active investing

European Banks—Choosing the Right Layer of the Capital Structure - Context

by Jørgen Kjærsgaard, AllianceBernstein

European Banks have mostly been magnets for bad news and disappointment for their equity holders. But we believe other parts of the banks’ capital structure offer solid returns, backed by resilient balance sheets.


The Problem? Poor Profitability, Not Weak Balance Sheets

European banks have been struggling to improve profitability in a persistently tough environment. Continuous low rates, a flat yield curve and low regional economic growth have proved to be a toxic trifecta for their earnings. On top of that, equity shareholders have faced a continuing stream of governance lapses and potential litigation. It’s little wonder that European bank stocks have performed badly—both compared with the wider stock market and in absolute terms—over the last few years.

On the other hand, European bank bonds have generally performed well. In particular, contingent convertible securities (CoCos)—including Additional Tier 1 (AT1) CoCos—have delivered robust returns, driven by stronger and more liquid bank balance sheets, with higher capital and better asset quality. The result has been a divergence in performance, with AT1s outperforming banks’ stocks by almost 50% over the last five years, and a lower correlation between banks’ bonds and equity (Displays, below).



Over this period, AT1 prices have also been relatively stable, with volatility ranging between just 6-8%—compared to equity volatility averaging around 25%.*  


Choosing the Right Exposures to Banks for the Future

There are several reasons why, going forward, we think AT1s offer an attractive opportunity for European investors.

First, most European banks’ balance sheets are strong, and will suffer relatively low impact from pressure on earnings.

Second, in an income-starved market, AT1s offer exceptional yields for securities backed by strong issuers. Plus, the average coupon (currently 7% in USD terms and 6% in EUR terms) is less discretionary, and so less vulnerable than an equity dividend distribution.

As a result, the coupon and carry of AT1s remain the main sources of return and provide a substantial cushion against any potential price depreciation. By contrast, banks’ stocks lack this level of downside protection—while in many cases their upside potential remains limited by weak earnings’ prospects. It’s no surprise, then, that AT1s have exhibited substantially less volatility than banks’ equity shares.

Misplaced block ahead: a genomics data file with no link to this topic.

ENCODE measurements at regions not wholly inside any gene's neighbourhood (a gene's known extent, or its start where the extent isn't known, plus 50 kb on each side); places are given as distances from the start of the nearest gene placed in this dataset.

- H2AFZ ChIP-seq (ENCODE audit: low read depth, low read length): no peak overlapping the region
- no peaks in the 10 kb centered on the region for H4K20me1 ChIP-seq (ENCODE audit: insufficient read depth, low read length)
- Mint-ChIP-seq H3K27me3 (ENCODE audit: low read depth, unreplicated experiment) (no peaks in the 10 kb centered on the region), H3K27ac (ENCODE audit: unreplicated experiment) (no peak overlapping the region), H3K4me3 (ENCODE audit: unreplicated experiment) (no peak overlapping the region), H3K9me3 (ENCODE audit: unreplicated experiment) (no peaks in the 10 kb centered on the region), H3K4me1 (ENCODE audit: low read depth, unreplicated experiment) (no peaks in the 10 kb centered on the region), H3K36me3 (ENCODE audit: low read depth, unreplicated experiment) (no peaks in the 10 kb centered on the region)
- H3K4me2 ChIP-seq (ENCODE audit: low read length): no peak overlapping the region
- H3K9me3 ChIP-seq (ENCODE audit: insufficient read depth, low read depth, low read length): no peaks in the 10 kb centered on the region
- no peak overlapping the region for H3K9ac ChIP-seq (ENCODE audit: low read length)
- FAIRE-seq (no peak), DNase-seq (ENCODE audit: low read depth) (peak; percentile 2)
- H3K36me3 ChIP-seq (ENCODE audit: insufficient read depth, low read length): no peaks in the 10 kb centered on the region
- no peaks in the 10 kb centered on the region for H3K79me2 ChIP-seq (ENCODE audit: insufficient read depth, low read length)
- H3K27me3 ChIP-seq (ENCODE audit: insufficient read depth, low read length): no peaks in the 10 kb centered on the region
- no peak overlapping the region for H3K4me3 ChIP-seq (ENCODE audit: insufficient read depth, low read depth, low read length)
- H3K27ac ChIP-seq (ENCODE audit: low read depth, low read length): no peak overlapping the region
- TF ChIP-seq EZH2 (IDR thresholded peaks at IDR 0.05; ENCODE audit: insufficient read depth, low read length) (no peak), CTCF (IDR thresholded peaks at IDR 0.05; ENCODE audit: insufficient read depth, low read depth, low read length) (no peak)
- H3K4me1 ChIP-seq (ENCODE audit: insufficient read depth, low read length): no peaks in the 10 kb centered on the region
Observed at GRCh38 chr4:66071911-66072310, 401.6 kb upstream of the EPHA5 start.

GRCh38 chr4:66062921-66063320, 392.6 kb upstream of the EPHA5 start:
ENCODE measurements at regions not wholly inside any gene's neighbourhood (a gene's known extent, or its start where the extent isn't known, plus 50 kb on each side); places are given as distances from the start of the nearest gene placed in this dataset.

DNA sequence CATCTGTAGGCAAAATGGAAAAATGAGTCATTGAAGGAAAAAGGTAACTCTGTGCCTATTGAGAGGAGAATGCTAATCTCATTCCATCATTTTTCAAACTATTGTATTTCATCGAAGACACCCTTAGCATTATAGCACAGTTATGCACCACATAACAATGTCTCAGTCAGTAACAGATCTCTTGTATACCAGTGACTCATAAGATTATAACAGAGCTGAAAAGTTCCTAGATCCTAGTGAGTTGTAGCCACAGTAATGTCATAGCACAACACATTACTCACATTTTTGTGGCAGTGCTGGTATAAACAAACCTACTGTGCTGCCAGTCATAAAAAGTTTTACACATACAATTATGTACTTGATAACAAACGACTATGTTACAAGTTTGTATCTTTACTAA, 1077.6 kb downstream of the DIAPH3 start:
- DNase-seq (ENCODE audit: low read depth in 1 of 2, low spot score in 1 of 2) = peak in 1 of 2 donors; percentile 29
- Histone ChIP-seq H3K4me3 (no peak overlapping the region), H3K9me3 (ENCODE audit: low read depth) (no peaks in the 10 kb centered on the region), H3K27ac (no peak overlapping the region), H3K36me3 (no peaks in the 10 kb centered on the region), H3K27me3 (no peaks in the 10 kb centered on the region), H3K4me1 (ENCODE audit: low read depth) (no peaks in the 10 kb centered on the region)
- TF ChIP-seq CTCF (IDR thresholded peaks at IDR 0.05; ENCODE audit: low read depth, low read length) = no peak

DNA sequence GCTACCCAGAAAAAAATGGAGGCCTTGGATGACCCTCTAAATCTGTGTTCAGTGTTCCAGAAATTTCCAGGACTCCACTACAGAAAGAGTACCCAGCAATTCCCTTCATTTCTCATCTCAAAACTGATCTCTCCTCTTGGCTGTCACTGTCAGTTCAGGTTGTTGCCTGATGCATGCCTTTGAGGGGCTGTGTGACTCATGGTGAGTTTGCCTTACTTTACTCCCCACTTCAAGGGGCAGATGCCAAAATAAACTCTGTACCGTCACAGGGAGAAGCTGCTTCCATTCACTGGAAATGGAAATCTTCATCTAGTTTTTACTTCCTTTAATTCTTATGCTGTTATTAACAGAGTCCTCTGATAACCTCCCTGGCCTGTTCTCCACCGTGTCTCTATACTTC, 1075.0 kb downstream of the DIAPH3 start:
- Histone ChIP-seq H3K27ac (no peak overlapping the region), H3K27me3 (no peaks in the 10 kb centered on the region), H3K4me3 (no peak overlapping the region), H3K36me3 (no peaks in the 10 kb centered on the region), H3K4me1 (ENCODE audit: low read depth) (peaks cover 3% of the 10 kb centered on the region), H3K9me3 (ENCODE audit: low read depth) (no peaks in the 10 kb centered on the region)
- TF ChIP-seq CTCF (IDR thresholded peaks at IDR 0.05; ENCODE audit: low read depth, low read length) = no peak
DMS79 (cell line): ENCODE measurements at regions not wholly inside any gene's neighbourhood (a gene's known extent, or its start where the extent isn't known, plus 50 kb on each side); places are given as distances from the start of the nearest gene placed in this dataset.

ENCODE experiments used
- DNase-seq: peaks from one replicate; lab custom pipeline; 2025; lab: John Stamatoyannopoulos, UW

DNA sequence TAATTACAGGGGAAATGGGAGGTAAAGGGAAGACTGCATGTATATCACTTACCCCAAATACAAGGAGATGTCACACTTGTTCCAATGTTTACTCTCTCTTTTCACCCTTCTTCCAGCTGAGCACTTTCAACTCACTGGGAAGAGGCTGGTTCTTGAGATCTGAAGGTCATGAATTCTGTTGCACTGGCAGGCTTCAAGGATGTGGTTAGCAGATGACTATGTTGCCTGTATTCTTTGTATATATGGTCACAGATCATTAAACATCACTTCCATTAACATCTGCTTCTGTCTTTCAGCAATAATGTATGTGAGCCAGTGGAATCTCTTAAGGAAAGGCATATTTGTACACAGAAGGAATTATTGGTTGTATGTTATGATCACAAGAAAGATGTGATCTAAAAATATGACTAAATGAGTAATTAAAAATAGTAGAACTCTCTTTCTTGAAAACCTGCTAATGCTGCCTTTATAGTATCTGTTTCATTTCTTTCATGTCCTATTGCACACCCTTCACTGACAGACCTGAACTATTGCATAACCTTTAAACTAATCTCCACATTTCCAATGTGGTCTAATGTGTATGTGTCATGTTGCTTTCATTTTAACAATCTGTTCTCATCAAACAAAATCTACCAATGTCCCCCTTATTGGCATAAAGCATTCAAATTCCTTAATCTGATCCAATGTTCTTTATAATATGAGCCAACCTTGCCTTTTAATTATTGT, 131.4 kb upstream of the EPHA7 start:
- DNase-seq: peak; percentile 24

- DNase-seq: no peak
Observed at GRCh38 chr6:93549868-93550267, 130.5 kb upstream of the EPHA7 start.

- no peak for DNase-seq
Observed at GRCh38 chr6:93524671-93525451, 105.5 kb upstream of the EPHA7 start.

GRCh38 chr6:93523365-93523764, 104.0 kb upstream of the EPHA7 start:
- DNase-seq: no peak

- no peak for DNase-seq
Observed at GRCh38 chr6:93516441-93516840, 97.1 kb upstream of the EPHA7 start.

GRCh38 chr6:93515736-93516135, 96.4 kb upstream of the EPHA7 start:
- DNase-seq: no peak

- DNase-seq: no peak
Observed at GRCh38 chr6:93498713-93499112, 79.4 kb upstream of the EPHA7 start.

Of course, there are exceptional cases. Selective equity investors can still find opportunities in specific European banks that have stronger fundamentals than their peers, attractively valued stocks and company-specific catalysts for a potential rebound. But overall, in the current environment we see advantages in AT1s. In our view, the euro area will continue to experience low but positive growth, and European banks’ non-performing loans will likely continue to stay low with minimal capital deterioration. Over the last nine years,** against a similar backdrop, European banks’ AT1s have returned an annualized 7.4% in euros. As long as the European economy avoids recession, we expect banks’ AT1s to continue to perform relatively well.


Managing for Performance

Against this backdrop, European bond investors should take a close look at the financial sector. Despite challenges to profitability, bank balance sheets will likely remain solid, supporting AT1s and their highly attractive yields. The key for future performance is to adopt a dynamic investment approach across countries and across the banks’ capital structure. In our view, that’s the way to navigate a continuing tough and volatile environment for the European banks.

* Returns are calculated using the Legacy Tier 1 Index (the Bloomberg Barclays Global Capital Securities Tier 1 Index) from December 2009 to December 2014 as a proxy for the AT1s, as they did not exist at that time, and using the AT1 index from December 2014 until 5 April 2019 (the Bloomberg Barclays European Banks CoCo Tier 1).

** Volatility and three-month correlation is calculated using daily data from the Bloomberg Barclays European Banks CoCo Tier 1 Index and the Euro Stoxx Banks Index from 18 June 2018 until 12 March 2019.


Past performance is no guarantee of future results.


This article is not intended as investment advice. Readers should make sure they obtain appropriate advice from their financial advisor before making an investment.


The views expressed herein do not constitute research, investment advice or trade recommendations and do not necessarily represent the views of all AB portfolio-management teams and are subject to revision over time. AllianceBernstein Limited is authorised and regulated by the Financial Conduct Authority in the United Kingdom.

This post originally appeared at the AllianceBernstein Context Blog

Copyright © AllianceBernstein

Click to comment

Leave a Reply

Your email address will not be published. Required fields are marked *

Trending now

To Top
Subscribe to ETFInsider notifications
Watch. Listen. Read. Raise your average.